Home is where the hurt is: Miami Heat facing NBA Finals elimination with Game 4 loss to Denver | Opinion

NBA Finals reality set in hard for the Miami Heat on Friday night.

The 108-95 Game 4 loss -- Miami’s fourth straight at home this postseason -- has the Heat now down 3-1 and forced to face two very real possibilities:

Miami may just have played its final home game of the season, meaning Udonis Haslem might well have played his last game in the 3-0-5 in an epic 20-year Heat career at its end.

And Miami also now faces its third straight loss in a Finals, following championship-series near-misses in 2014 to end the LeBron James era and again in 2020 in the pandemic Orlando bubble.

“All we’re thinking about is getting this thing back to the 3-0-5,” said coach Erik Spoelstra. “We do that [he snapped his fingers], that’s how quickly this can change.”

The Heat, deflated and facing enormous odds, would have to win Game 5 in Denver Monday night to earn one last home game. The prize for two wins in a row by Miami? A Game 7 in Denver.

Butler admitted the enormity of the task facing Miami,calling it “the hardest of the hard. That’s our reality. Gotta go out and win three straight.”

In the history of NBA 7-game playoff series since the current format began in 1984, teams down 3-1 are 9-179 overall on winning the series, or 4.8 percent. When teams are down 3-1 like this -- with Games 5-6-7 away-home-away -- it’s 3-127, or a 2.3 percent shot.

That’s what history thinks of the Heat’s chances now.

History says Miami, the first No. 8 seed to reach the Finals since 1999, will fall short of being the first-ever 8-seed to win a title.

Of course history (and the betting odds, and the experts) also thought Miami would fall short against Milwaukee, and then New York, and then Boston. The Heat won all three series.

But this is different.

Denver has two-time league MVP Nikola Jokic and a brilliant supporting cast, and the Nuggets have taken on the veneer of destiny that they are about to deliver the city ts first NBA championship in 56 franchise season.

Jokic scored 23 points Friday with 12 rebounds despite sitting out five minutes in the fourth quarter with five fouls, with Aaron Gordon stepping up with 27 and Bruce Brown (the former Miami Hurricane) with 21.

Miami got 25 from Butler and 20 from Bam Adebayo but had 14 turnovers and shot only 8-for-25 on three-point shots.

Denver Nuggets center Nikola Jokic (15) controls the ball while driving on Miami Heat center Bam Adebayo (13) during the first half of Game 4 of the NBA Finals at the Kaseya Center on Friday, June 9, 2023, in downtown Miami, Fla.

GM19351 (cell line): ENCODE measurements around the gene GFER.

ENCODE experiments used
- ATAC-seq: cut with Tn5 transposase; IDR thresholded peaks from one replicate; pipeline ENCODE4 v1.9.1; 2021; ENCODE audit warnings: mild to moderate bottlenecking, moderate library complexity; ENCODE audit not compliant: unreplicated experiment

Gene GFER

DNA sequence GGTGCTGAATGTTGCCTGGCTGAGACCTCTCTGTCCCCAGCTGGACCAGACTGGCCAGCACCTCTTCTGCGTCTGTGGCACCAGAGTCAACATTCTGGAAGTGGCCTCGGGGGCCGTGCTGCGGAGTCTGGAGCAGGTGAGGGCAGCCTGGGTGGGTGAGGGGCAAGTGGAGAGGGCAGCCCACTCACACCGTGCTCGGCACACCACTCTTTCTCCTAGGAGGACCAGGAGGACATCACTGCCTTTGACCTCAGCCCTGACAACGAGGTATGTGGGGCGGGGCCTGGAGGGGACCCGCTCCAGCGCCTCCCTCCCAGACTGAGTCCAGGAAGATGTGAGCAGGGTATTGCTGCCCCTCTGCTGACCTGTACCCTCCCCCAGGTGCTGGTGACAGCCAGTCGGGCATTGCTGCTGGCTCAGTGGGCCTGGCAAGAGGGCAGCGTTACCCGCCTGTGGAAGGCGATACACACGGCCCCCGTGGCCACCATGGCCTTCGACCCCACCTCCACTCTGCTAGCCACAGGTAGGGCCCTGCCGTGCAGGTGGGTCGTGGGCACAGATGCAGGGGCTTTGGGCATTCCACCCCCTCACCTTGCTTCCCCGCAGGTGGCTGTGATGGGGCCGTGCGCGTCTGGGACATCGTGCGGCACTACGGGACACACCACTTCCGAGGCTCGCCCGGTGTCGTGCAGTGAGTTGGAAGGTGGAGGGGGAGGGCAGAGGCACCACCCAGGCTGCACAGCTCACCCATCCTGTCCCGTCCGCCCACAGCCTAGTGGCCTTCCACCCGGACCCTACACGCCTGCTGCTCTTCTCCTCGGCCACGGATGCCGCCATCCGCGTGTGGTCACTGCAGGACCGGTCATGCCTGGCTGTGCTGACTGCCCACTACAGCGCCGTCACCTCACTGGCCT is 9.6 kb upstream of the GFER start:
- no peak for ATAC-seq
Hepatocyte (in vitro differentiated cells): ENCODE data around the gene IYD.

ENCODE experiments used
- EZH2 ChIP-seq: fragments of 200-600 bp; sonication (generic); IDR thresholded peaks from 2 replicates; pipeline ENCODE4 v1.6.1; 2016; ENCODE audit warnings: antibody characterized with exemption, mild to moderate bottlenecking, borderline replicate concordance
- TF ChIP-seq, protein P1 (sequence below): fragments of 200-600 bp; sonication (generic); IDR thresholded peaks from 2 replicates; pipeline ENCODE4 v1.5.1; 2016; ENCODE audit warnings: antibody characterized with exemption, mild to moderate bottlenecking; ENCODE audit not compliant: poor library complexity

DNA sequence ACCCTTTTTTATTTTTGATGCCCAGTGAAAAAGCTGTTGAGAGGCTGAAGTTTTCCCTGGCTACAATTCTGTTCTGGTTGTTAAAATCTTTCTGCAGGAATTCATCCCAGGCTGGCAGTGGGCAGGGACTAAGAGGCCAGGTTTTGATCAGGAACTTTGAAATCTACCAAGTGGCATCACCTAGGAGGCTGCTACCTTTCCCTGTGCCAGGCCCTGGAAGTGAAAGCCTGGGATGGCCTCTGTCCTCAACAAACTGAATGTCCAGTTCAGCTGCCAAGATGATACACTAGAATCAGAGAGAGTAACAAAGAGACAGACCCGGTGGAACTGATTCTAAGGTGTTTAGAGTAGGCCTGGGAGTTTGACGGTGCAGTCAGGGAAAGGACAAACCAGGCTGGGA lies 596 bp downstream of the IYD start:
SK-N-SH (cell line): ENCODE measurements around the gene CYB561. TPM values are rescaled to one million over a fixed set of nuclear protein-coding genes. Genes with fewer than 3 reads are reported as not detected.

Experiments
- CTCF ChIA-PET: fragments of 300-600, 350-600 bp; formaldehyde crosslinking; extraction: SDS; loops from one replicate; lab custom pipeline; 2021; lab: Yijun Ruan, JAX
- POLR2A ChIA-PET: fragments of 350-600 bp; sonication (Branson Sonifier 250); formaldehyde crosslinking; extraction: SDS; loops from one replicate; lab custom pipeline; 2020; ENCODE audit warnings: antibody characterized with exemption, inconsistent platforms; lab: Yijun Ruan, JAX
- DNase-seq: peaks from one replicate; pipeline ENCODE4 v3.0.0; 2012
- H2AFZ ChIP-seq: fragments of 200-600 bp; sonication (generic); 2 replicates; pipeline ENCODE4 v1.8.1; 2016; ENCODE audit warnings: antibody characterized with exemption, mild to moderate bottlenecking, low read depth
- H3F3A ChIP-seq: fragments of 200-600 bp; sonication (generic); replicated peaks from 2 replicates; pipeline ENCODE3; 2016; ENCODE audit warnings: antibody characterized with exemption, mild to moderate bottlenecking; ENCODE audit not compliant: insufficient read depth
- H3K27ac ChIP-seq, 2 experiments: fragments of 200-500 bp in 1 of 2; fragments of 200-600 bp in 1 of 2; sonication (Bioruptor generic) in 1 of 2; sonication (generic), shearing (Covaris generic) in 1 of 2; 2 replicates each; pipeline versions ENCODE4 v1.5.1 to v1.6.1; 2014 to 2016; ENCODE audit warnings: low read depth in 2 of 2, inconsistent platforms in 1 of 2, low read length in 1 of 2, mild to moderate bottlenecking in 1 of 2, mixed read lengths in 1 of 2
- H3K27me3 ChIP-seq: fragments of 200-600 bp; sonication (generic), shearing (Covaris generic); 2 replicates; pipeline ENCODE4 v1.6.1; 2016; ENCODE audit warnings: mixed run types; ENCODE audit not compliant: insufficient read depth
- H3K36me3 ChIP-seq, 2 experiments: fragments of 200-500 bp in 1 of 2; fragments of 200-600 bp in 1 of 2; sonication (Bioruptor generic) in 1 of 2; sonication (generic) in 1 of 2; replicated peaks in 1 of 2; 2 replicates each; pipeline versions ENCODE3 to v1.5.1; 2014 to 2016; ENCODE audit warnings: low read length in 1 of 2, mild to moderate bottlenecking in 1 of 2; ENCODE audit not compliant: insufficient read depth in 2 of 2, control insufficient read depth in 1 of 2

The Heat trailed 86-73 entering the fourth quarter -- in search of their eighth postseason victory after overcoming a double-digit deficit. Miami scored eight straight points to open the fourth, taking advantage of Jokic being on the bench with five fouls. But it was as close as the home team got.

The Heat had blasted itself for low energy and insufficient effort in the previous blowout Game 3 home loss.

“It just can’t happen. It won’t happen again,” promised Butler, who now needs a hoops-miracle to get his long-elusive first championship.

Spoelstra had said of Game 3: “We lost a lot of 50-50, ball-in-air, ball-on-floor battles. That made it too much to overcome, all of [Denver’s] extra effort points. The effort plays, the loose balls — that’s our identity.”

Energy and effort weren’t the problem Friday.

A bigger team with more offensive weapons was the problem for Miami.

A better team was the problem.

Denver Nuggets forward Bruce Brown (11) attempts a basket against the Miami Heat in the first half of Game 4 of the NBA Finals at the Kaseya Center in downtown Miami, Fla. on Friday, June 9, 2023.

Miami’s plan for a fast start did not happen as Denver led 55-51 at intermission. Heat got good halves from Butler (14) and Adebayo (12) and rebounded much better than in Game 3 -- but managed only 4 of 12 three-point attempts in the half. Those are not numbers Miami can win with against a bigger Nuggets team that makes scoring in the paint and getting to the free-throw line difficult for the Heat.

Butler’s night continued a gradual decline in the postseason from the Playoff Jimmy who blitzed Milwaukee for a 37.6-point average in the opening series. His scoring average was down to 24.6 vs. New York and Boston, and is at 21.7 in the first four games of the Finals.

This is not to scapegoat Butler. He’s been the biggest reason by a good measure that Miami got this far.

Neither is this to write off Miami as having no hope.

Miami Heat forward Jimmy Butler (22) on the court in the first half during the game against the Denver Nuggets in Game 4 of the NBA Finals at the Kaseya Center in downtown Miami, Fla. on Friday, June 9, 2023.

But reality is reality and Friday was a crushing defeat made all the worse because it was a fourth in a row at home in the playoffs.

The NBA Finals go on.

But this loss and a 3-1 series hole leaves Miami much closer now to figuring out what went wrong than to planning a championship parade.

The team that has been defying odds and proving doubters wrong all postseason has nothing left to cling to but the belief they can do it again.

“No doubt. We don;t have any of that. No quit,” said Butler. “We have to win this. Otherwise we did all this for no reason.”